For eons, humans have made sense of the world through narratives, or larger stories told by trusted narrators. But in our digital age, Sacasas argues, we often encounter our information as looser pieces of information existing in fragments, often decoupled from the narratives that would help us make sense of them in that more traditional sense. It’s not that narratives don’t also exist online, of course. But Sacasas suggests that the wider “database experience” warps how we interpret those narratives, finding them “as just so many entries in a database of information.”

“At the level of user experience, using the internet feels more like navigating across the open sea than driving along a paved road,” Sacasas wrote.

That’s a bit heady, but I do think it’s an insight applicable to our thinking about audience contempt in political media.

The author behind the posts that ignited QAnon conspiracy theories made countless predictions that turned out to be utter bunk, including that Hillary Clinton was going to be arrested in October 2017. But if we consider Sacasas’ database theory, fixating on these obviously ludicrous prediction failures risks obscuring a larger picture of how a volume of imageboard posts transformed a portion of the Republican base.

In the database model, the job of “Q”—consciously or not—was to provide a collection of starter data points and larger thematic narratives to their readers, who would go scramble the internet for further validation and later take pride in having done their own research. In this sense, Q, or Carlson, or Jones, acts as an authoritative sherpa, sending audiences off into the pipes where further sludge awaits them. In our new, larger systems of information flow, the job of these folks is that of recruiters and radicalizers, rather than providers of goods or services.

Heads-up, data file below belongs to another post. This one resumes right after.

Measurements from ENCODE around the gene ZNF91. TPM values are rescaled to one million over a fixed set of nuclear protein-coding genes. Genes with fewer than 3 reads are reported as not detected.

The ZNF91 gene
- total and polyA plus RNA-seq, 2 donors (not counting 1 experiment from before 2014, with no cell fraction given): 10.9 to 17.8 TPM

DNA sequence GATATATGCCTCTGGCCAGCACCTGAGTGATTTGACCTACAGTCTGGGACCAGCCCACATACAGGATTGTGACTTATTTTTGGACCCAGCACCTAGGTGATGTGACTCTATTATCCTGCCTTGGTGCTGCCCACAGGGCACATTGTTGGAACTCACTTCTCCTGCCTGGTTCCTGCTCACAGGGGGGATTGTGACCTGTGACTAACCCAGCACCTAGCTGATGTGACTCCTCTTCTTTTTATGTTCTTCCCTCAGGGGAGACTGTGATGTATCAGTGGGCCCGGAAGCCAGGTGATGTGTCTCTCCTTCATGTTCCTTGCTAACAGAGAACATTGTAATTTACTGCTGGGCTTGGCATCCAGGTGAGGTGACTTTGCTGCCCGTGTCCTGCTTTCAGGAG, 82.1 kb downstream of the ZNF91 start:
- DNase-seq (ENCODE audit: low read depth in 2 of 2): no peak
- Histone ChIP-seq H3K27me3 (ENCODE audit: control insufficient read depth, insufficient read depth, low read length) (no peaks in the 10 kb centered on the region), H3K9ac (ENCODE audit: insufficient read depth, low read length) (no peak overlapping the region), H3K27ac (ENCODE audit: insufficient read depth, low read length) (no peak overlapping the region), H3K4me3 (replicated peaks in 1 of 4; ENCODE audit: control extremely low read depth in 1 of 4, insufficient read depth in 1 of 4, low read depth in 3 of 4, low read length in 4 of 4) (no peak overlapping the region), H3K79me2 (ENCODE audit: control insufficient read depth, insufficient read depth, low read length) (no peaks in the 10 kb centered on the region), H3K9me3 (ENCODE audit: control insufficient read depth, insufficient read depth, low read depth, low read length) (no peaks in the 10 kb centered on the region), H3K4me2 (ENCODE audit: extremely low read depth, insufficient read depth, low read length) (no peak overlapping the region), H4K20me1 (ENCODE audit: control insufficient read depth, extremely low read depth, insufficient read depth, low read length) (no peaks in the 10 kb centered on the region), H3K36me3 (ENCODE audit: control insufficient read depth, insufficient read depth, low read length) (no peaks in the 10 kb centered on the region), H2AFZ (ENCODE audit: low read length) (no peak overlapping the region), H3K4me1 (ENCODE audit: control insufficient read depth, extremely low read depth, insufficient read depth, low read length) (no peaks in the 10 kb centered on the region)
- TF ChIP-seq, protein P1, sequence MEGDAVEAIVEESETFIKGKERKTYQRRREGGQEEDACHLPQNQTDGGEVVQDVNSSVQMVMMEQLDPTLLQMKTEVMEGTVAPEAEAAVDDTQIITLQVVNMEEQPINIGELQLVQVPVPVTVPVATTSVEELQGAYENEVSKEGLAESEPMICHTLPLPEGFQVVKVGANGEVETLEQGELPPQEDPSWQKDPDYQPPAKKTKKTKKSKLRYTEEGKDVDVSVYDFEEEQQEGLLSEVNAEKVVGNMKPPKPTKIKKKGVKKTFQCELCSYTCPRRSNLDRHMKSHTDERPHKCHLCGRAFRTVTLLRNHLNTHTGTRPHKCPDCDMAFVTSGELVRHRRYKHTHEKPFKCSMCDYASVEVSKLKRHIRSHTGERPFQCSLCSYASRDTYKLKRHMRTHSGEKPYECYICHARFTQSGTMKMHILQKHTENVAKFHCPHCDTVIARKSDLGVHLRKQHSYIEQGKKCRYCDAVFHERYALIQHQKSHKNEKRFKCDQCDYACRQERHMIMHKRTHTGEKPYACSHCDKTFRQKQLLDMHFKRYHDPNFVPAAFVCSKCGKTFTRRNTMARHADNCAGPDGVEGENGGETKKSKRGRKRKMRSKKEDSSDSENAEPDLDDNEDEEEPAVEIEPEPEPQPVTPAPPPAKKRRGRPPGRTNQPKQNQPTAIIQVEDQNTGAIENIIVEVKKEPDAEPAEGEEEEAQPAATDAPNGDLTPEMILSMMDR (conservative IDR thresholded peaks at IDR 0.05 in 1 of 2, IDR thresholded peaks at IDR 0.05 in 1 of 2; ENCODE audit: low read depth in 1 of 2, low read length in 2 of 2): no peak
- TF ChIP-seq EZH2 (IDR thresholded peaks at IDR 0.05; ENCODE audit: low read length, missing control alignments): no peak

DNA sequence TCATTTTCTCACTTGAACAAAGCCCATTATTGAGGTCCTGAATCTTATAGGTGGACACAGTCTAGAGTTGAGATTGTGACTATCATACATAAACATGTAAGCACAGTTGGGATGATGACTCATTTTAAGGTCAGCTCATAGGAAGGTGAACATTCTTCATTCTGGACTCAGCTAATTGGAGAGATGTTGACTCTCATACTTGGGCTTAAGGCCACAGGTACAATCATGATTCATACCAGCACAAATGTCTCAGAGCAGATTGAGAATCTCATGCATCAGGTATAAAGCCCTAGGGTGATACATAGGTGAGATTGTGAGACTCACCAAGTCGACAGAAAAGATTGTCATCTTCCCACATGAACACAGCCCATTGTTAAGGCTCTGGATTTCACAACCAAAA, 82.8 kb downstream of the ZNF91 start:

The internet’s development and conquering of our lives has occurred much faster than our ability to adapt and make sense of it all. That’s why the database experience of the internet can feel so grating: We simply aren’t built for it. So even if a narrator like Carlson plays a different role in the spread of information than someone similar may have played 30 years ago, compelling narrators will continue to draw audiences, no matter how discombobulated our information ecosystems become. Only now, instead of transmitting facts—or even lies purporting to be facts—these new narrators assume a type of entertainment and motivational role.

Some forms of entertainment, like stage acting, require viewers to temporarily suspend disbelief in what they’re seeing. Last month I saw a production of “Toni Stone”—a fantastic play about the first woman to play professional baseball. The stage was decorated as a faux home plate at a ballpark, and the set was shifted and transformed to accommodate scenes that occurred off the field. I was never under the impression I was watching a baseball game, or that a set of bleachers actually transformed into a team bus.

But to be able to interpret the narrative of the play, I had to temporarily, willingly suspend my disbelief. And I did just that, because I wanted to follow the story and leave the theater having been entertained.

Today, it is in some cases enough to simply pretend to be a source of authority on whatever topic one may choose, whether it is COVID-19 science or foreign policy. Audiences crave narrative in a sea of data points and enjoy suspending their disbelief if doing so will get them the stories they crave, especially when that authoritative voice can entertain them.

Who doesn’t love a good show?

A good post